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The Colliery Manager, Morgan €™s Pit, Singareni Collieries Company Limited Vs. Lingampalli Rajan (died) and Others - Court Judgment

LegalCrystal Citation
CourtAndhra Pradesh High Court
Decided On
Case NumberL.P.A. No. 11 of 2003
Judge
AppellantThe Colliery Manager, Morgan €™s Pit, Singareni Collieries Company Limited
RespondentLingampalli Rajan (died) and Others
Excerpt:
workmen €™s compensation act, 1923 - section 2(l) -.....court. on considering all the factors relevant and also going by the definition of the expression total disablementfound in section 2(l) of the workmen's compensation act, 1923 (for short the act') and based upon the principle enunciated by the hon'ble supreme court in pratap narain singh deo v. shrinivas sabata (air 1970 (6) sc 222) and other cases, this court has arrived at a finding that the disablement suffered by the workman was total and on that basis, he is liable to be compensated. the workman was drawing his wages @ rs.1700/- p.m as on the date of the industrial accident. since the workman is of 50 years age, taking 50% of his wages as rs.850/- and applying the relevant factor set out in schedule iv of the act namely 153.09, this court has no hesitation to approve the finding.....
Judgment:

Nooty Ramamohana Rao, J.

This intra-court appeal under Clause 15 of Letters Patent is preferred against the judgment rendered by a learned Single Judge of this Court in C.M.A.No.686 of 1995.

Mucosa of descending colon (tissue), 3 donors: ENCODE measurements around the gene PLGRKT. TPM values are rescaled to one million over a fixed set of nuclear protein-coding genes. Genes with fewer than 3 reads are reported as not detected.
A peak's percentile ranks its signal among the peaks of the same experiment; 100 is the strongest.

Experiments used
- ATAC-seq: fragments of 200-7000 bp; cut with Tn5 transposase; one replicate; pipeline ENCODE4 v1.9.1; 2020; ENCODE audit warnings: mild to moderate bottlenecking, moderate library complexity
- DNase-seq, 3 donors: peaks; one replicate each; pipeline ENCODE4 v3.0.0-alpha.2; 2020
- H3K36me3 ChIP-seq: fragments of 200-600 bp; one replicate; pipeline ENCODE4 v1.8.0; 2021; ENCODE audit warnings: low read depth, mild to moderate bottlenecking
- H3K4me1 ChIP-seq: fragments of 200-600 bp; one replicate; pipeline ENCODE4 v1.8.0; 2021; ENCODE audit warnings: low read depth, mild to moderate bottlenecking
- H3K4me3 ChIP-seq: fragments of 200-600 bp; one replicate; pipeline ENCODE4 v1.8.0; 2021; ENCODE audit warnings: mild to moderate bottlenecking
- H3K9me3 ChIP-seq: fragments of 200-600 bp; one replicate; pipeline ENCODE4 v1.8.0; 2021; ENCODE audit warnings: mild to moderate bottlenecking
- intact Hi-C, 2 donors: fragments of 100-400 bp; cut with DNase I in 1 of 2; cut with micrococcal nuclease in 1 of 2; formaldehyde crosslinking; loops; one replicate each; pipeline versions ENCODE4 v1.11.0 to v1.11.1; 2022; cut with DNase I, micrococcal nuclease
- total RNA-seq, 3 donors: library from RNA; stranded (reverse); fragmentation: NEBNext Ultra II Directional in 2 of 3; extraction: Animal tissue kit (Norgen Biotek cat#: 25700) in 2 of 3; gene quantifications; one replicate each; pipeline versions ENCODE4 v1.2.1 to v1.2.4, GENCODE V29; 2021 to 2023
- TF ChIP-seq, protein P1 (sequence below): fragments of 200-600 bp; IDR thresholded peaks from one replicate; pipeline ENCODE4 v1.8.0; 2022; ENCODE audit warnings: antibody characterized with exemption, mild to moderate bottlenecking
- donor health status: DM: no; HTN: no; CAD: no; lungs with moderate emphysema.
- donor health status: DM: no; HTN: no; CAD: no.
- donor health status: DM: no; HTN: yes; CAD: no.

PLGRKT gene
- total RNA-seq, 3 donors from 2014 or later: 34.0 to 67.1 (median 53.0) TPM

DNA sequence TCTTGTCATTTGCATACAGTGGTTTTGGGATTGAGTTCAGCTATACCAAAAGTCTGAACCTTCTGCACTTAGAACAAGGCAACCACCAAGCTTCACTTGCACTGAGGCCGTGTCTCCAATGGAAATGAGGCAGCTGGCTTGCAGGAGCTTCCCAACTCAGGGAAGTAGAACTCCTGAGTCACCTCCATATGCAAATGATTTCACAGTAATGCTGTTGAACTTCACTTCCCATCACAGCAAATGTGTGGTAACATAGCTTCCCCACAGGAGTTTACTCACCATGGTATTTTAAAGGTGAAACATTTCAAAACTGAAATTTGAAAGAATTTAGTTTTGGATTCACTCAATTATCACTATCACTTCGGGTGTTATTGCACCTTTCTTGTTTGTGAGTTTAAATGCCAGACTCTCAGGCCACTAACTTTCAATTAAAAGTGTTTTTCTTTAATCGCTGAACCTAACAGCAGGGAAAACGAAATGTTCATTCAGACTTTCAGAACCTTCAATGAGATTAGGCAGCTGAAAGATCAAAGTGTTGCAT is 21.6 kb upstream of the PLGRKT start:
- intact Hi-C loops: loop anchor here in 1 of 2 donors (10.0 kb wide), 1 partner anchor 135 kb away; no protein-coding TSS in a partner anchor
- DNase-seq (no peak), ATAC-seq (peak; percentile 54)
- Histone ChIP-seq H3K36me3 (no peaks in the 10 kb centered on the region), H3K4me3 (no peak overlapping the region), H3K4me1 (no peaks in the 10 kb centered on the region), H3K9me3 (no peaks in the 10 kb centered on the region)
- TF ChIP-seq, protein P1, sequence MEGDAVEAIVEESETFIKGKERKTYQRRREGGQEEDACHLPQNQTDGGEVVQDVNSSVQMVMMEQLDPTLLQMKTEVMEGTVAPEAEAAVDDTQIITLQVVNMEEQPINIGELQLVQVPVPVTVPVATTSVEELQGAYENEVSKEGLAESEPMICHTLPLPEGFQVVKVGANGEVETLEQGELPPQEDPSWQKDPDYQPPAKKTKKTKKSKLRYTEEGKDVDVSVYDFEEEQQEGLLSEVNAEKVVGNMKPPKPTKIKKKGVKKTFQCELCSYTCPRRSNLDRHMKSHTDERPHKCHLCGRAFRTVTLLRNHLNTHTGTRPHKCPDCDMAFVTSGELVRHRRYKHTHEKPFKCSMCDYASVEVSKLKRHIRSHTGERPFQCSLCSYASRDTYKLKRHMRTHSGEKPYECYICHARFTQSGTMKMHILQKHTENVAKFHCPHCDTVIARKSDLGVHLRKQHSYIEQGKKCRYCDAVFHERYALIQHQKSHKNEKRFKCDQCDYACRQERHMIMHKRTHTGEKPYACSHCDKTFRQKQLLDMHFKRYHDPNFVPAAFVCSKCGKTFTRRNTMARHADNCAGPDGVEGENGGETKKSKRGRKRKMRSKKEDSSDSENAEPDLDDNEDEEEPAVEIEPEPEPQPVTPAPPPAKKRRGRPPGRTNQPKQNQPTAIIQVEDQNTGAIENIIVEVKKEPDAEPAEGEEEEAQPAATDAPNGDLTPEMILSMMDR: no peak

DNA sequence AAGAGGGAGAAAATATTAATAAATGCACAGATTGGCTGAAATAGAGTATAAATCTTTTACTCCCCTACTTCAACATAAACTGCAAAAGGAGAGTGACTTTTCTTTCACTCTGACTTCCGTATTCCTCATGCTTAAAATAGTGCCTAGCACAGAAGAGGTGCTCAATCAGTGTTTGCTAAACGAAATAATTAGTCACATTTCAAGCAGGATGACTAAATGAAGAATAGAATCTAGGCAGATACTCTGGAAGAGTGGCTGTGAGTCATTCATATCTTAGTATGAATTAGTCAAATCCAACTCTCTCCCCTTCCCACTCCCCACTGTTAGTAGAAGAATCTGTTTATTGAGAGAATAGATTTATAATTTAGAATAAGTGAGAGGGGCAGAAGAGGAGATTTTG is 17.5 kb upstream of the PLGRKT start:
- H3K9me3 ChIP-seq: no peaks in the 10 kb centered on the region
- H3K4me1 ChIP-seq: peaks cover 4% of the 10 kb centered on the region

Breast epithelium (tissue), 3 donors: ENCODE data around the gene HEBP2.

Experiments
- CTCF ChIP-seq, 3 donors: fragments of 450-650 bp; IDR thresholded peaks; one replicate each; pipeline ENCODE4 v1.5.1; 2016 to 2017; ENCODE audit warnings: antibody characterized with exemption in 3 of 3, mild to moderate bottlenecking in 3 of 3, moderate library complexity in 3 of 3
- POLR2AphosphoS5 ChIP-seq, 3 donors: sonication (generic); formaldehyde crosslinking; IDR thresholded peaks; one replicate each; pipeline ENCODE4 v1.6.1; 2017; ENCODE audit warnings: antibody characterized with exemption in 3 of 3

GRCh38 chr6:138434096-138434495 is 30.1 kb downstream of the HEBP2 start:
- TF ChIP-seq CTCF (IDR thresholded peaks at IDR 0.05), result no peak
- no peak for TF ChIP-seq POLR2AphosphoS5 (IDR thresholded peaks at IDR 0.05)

The Colliery Manager of Singareni Collieries Company is the appellant herein. The first respondent was a workman employed with the said Collieries. While he was working as a Trammer, an industrial accident took place at about 6:00 a.m on 26th July 1987 in an underground mine known as Morgan's pit. A rail tub filled with coal extracted has suddenly fallen off the rails and hit the respondent workman-employee, while he was performing duties. He was very grievously injured resulting in his immediate hospitalization and ultimately, the injury has left a devastating effect on him resulting in his being declared as medically unfit for employment any further in the Collieries. Instead of discharging the employee on such medical unfitness grounds, the Company has preferred to terminate his employment. But, however, his wife has been provided employment on compassionate grounds by the appellant Collieries. That was the silver lining to the darker cloud. The respondent workman has instituted a claim before the Commissioner for Workmen's Compensation, Warangal. Tragically, the Singareni Collieries Company has taken a stand before the said Commissioner that it has spent nearly Rs.40,000/- and odd towards securing medical attention and treatment to the injured workman. Further, they have also taken the plea that a sum of Rs.28,551.50ps was paid during hospitalization period of the workman treating him to have been on duty. Therefore, these amounts paid i.e., Rs.28,551.50ps and Rs.40,000/- should be kept in view while awarding compensation. These amounts including those, which has been spent by the Company for securing medical aid/attention, has acted very heavily, it looks like, on the mind of the Commissioner of Workmen's Compensation and hence, he has awarded an amount of Rs.2,924/- representing the total amount of compensation payable to the workman.

We really are left wondering as to whether an amount of Rs.2,924/- can ever be considered or described as compensation for an industrial accident, which left the victim with permanent disablement. It is in those circumstances the workman approached this Court. On considering all the factors relevant and also going by the definition of the expression total disablementfound in Section 2(l) of the Workmen's Compensation Act, 1923 (for short the Act') and based upon the principle enunciated by the Hon'ble Supreme Court in Pratap Narain Singh Deo v. Shrinivas Sabata (AIR 1970 (6) SC 222) and other cases, this Court has arrived at a finding that the disablement suffered by the workman was total and on that basis, he is liable to be compensated.